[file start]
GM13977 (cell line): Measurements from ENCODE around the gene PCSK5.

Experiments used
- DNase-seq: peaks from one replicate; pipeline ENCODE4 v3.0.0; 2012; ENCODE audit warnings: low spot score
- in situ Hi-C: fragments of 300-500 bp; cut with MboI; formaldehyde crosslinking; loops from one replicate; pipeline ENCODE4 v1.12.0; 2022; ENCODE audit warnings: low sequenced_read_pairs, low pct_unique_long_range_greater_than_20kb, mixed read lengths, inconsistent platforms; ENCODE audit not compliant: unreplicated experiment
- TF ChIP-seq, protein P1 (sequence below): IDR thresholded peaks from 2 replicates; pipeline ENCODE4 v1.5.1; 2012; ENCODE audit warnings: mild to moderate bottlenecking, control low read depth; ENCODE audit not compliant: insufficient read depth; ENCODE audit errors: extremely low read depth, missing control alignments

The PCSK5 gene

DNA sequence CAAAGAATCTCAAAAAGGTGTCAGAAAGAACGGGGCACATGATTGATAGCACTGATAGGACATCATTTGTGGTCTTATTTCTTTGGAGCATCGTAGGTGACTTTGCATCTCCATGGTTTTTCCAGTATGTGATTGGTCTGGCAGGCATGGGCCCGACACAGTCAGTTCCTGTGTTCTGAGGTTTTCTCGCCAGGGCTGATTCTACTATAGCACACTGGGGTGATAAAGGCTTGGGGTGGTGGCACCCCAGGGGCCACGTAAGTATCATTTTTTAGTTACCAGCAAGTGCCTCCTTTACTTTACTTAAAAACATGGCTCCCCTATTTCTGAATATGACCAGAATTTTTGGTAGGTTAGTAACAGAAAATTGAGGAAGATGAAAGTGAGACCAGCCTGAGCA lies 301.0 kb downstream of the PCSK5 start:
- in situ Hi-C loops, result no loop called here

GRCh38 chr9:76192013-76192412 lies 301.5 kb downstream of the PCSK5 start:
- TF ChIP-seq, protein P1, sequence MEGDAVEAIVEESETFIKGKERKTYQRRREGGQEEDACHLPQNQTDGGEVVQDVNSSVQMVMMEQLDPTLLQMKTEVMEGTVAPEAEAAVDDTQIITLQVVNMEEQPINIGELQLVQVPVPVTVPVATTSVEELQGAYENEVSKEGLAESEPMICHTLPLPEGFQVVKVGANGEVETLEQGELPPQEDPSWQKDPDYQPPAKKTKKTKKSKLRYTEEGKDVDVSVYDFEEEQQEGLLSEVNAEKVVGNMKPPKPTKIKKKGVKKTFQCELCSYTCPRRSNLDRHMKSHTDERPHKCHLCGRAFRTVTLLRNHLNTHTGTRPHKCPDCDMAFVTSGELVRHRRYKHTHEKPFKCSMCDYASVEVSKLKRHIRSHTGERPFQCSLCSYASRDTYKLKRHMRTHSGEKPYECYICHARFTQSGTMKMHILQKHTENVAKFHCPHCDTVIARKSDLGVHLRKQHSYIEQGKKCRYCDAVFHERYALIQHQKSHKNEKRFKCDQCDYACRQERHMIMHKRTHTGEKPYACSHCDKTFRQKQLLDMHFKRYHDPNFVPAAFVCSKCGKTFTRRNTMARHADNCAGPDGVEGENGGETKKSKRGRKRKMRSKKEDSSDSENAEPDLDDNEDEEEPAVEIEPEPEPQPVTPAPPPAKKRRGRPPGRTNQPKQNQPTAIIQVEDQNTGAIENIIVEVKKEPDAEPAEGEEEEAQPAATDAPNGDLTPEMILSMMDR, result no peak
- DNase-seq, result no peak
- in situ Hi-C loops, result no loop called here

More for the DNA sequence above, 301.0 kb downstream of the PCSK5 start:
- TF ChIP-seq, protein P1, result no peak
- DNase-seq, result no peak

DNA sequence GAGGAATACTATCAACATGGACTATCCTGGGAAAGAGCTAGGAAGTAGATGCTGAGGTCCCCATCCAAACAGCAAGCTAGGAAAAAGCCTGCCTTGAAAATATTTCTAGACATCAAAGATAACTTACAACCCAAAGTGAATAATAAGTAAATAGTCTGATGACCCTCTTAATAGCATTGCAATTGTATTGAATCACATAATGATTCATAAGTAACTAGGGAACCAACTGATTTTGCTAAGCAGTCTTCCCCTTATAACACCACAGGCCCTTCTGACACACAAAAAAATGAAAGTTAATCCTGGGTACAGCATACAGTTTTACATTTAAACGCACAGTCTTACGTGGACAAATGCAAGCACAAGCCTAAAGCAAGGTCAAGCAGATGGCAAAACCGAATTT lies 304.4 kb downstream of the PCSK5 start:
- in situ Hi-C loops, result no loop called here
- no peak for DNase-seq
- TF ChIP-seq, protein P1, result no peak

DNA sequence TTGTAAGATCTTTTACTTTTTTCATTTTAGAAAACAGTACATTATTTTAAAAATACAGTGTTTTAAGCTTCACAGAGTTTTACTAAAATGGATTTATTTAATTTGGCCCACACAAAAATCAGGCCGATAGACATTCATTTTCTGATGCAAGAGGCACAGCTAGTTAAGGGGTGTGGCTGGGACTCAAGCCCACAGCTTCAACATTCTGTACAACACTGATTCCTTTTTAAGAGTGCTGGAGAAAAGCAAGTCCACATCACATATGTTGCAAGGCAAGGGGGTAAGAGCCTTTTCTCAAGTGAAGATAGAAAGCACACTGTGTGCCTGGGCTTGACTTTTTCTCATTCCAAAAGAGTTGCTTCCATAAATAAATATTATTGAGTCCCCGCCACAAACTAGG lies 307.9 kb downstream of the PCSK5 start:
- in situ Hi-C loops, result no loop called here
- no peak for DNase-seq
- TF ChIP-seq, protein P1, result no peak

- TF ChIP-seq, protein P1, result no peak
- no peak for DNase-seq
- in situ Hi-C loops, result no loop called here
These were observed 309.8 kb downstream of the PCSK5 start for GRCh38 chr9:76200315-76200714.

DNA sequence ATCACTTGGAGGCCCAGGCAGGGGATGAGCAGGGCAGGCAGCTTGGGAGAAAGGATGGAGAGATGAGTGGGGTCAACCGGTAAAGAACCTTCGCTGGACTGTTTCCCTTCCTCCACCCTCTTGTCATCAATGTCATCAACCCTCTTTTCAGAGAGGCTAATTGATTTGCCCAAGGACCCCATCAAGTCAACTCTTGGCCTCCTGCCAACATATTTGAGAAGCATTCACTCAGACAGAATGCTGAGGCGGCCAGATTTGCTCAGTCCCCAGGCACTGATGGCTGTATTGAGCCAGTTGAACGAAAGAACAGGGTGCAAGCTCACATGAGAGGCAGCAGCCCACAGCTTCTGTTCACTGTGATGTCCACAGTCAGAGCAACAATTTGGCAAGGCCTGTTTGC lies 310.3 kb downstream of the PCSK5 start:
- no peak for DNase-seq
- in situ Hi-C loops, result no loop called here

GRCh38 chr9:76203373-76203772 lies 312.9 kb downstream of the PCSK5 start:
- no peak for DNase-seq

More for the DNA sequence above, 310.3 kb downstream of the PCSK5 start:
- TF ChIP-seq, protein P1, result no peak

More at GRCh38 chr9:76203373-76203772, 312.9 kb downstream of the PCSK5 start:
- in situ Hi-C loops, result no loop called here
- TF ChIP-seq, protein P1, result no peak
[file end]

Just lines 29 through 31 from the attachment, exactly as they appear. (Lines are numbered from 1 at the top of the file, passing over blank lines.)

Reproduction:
- no peak for DNase-seq
- in situ Hi-C loops, result no loop called here

GRCh38 chr9:76203373-76203772 lies 312.9 kb downstream of the PCSK5 start: